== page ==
I encourage my university students to consume non-commercial media like BBC, PBS and NPR. I also try to turn them on to podcasts – there are so many good ones out there. This year, one student in particular took my advice to heart. Each week, he would come to class and tell me about some new English language show or podcast he had discovered. A lot of it was pretty sophisticated stuff.
One time he was really excited about a fascinating find – it was called “Dead Dogs”.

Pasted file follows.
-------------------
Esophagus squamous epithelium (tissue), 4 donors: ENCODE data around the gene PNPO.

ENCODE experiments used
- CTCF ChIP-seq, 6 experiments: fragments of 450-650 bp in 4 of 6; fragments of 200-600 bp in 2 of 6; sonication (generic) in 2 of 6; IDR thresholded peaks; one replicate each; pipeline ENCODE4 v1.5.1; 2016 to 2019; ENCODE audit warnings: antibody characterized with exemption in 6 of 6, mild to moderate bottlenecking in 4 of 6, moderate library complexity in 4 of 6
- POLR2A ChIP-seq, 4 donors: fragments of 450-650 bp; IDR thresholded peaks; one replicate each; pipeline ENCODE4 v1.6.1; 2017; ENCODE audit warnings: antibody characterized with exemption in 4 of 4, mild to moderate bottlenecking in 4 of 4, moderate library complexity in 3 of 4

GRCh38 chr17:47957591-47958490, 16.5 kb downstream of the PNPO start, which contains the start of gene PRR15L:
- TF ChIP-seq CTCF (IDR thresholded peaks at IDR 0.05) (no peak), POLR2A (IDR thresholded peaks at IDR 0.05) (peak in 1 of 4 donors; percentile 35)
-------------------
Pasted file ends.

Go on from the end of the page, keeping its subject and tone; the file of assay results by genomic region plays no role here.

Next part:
“Dead Dogs?!” I asked, incredulously, “That sounds awful! Are you sure that was the name?”
“Yes, Dead Dogs. It’s about all different themes in science and technology . . . it gets millions of clicks every day.”
“And . . . so . . . why is it called ‘Dead Dogs’?”
“I don’t know. I’m not sure what ‘Dead’ stands for.”
“Spell out the name for me, will you?”
“D – E – D . . .”
“Wait a sec. ‘Dead’ is spelled D – E – A – D.”
“No, I am sure that it is D – E – D.”
We stared at one another for a while in silence and confusion.
“I have an idea,” I said, “write down the name so I can see it.”
Here’s what he wrote:
The following week we did some work on pronunciation.